Helmut Marko discusses Red Bull future after death of Dietrich Mateschitz

Jon Wilde
Red Bull motorsport advisor Helmut Marko speaking with Christian Horner in the garage.

Red Bull motorsport advisor Helmut Marko speaking with Christian Horner.

Helmut Marko has admitted there will be changes at Red Bull following the death of Dietrich Mateschitz – but suggested ownership of the two F1 teams will continue.

Mateschitz’s passing at the age of 78, following a lengthy illness, was announced on qualifying day for the United States Grand Prix, which Max Verstappen won to help clinch the Constructors’ Championship for Red Bull and complete a 2022 title double.

The Austrian energy drink giant was founded by Mateschitz and Thai businessman Chaleo Yoovidhya in 1984 and remains a privately-owned company.

Yoovidhya owns 51% and the other 49% has been passed to Mateschitz’s son, Mark, who announced recently a ‘dream team’ of three had been installed to run the company and all of its various offshoots – Franz Watzlawick (CEO of the beverage business), Alexander Kirchmayr (CFO) and Oliver Mintzlaff, the former Red Bull Leipzig FC CEO and now CEO of corporate projects and investments.

Despite Red Bull owning seven football clubs, Marko says F1 is at the summit of the company’s marketing enterprises. The driver development chief says things will be different without Mateschitz taking the ultimate responsibility.

“Things will certainly change,” said the 79-year-old Austrian during an interview with Auto Motor und Sport. “After all, it was de facto autocracy.

“But Red Bull Racing is the strongest and most efficient marketing tool of the whole group.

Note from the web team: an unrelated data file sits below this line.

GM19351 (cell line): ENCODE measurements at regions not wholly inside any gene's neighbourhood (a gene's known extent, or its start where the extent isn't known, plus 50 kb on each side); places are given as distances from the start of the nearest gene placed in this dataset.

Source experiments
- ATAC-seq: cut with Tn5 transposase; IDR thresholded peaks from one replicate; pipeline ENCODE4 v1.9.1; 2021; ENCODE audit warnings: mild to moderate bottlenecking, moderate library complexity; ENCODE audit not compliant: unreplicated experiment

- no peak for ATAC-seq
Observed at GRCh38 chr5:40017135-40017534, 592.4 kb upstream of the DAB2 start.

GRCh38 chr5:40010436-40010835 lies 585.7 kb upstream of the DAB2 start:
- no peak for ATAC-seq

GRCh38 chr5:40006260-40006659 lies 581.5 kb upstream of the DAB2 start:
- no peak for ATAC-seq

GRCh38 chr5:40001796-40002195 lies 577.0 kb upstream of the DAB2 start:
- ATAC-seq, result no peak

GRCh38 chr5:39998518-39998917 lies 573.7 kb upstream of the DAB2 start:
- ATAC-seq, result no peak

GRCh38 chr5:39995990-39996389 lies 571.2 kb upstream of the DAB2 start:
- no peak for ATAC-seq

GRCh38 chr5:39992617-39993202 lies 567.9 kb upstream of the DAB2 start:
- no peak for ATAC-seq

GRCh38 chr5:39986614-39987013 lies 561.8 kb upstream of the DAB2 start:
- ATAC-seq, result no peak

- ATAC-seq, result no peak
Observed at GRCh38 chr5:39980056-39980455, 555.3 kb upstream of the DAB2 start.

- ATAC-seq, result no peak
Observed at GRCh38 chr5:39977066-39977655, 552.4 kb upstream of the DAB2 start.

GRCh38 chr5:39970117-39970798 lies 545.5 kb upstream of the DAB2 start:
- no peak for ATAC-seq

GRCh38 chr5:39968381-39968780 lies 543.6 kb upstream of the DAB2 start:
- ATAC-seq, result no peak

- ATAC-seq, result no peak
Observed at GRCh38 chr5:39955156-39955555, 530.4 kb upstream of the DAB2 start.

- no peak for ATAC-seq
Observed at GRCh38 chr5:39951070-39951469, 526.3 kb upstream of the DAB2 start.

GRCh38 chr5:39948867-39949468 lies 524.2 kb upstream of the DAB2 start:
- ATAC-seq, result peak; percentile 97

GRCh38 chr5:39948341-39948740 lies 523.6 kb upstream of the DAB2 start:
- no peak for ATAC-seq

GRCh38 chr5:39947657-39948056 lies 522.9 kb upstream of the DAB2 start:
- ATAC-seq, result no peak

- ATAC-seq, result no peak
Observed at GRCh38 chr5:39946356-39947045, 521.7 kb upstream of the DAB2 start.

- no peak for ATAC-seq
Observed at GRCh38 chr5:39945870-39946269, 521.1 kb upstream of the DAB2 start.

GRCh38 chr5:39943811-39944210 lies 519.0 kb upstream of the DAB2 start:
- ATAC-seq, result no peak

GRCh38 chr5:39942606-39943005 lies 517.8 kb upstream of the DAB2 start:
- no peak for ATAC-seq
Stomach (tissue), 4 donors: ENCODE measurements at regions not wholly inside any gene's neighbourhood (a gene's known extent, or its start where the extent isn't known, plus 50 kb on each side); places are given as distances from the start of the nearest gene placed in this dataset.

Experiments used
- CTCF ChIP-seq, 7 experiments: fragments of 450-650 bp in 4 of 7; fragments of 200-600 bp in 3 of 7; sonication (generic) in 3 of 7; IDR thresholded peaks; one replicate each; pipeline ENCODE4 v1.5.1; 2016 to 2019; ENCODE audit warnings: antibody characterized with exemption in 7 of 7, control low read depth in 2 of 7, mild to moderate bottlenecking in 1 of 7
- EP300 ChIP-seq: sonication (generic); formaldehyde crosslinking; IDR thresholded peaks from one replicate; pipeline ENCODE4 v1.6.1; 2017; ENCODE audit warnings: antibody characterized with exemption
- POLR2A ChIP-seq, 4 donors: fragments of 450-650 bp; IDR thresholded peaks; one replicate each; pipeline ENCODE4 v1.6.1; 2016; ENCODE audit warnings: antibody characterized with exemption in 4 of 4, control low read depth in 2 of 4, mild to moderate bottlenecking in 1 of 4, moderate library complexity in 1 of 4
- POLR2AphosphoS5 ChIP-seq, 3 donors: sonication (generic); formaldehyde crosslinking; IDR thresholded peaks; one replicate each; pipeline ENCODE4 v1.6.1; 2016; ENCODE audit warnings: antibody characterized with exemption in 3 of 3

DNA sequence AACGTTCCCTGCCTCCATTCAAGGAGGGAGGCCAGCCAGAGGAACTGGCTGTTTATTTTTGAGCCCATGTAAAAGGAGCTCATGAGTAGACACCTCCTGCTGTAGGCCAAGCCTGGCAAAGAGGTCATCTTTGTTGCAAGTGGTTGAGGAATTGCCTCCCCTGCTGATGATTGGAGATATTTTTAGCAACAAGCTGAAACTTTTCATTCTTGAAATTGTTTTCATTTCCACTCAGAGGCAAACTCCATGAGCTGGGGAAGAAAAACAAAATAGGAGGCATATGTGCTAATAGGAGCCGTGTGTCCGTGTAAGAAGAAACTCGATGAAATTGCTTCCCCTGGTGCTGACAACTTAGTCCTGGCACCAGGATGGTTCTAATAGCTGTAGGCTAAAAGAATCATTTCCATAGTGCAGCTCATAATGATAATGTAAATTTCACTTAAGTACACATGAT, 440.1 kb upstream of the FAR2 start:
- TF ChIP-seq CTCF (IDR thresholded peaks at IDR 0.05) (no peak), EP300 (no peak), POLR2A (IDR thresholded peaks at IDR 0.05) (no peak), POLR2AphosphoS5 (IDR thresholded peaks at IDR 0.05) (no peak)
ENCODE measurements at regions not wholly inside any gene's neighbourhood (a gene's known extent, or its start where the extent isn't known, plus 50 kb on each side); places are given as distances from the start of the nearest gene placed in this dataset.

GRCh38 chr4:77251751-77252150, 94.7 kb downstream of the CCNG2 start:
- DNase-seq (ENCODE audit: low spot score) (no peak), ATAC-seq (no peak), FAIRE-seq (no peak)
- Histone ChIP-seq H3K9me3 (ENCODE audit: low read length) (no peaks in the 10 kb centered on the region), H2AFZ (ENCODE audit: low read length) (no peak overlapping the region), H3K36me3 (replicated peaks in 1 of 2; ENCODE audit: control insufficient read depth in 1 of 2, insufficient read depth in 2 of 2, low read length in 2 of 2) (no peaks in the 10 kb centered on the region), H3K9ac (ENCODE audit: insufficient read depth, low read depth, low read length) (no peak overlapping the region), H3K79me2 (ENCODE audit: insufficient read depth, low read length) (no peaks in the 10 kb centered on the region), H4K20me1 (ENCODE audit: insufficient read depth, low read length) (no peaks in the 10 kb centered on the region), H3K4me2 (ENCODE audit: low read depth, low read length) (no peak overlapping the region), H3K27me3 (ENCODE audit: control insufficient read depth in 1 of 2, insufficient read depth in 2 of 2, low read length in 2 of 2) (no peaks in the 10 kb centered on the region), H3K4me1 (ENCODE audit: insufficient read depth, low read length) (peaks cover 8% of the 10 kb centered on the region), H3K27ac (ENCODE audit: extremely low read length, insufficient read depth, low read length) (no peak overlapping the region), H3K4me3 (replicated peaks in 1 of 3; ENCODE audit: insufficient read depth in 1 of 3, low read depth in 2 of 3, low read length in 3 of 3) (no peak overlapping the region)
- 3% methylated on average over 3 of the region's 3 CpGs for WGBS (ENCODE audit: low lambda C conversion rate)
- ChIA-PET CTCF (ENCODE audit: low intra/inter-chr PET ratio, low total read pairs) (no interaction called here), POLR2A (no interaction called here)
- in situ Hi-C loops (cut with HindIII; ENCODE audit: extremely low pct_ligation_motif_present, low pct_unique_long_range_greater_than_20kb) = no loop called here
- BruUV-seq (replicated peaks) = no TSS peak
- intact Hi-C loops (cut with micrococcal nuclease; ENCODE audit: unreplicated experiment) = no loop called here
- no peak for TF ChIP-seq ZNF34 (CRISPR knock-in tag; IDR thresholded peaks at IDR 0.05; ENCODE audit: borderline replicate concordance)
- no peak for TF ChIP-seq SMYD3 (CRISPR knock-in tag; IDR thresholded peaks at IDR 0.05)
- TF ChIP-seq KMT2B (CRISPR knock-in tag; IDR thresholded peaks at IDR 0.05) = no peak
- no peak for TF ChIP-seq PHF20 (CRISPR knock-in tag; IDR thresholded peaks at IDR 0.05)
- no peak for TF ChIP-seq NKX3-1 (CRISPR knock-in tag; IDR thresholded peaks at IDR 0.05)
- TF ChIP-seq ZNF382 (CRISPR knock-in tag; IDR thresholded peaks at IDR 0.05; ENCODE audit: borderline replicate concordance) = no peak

“We have already worked very autonomously in the past. We were the only ones who didn’t have to abide by certain company rules. This autonomy existed with Mateschitz’s approval.

“But it has already leaked out that the new management want to continue the Formula 1 activities. And to do so in the same way as now, with a relatively strong independence.”

Marko was also asked if AlphaTauri is “on the brink of collapse” but suggested not, stating the main aim was to reverse the team’s fortunes as they are in danger of finishing ninth in the Constructors’ standings this year.

“The group is doing well,” he replied. “There is no need of a financial nature to sell the team. There is rather a need to bring the team back to a higher level in sporting terms.”

Marko also addressed whether he would start taking more of a back seat following Mateschitz’s passing, with the friendship between the duo having long pre-dated Red Bull’s purchase of the Jaguar team in November 2004.

He did not give a categoric answer, saying: “There are business negotiations in Thailand soon. I am independent. It depends on the overall structure.

“But we still have a lot to do. Things are going well at the moment. We are working very efficiently.”

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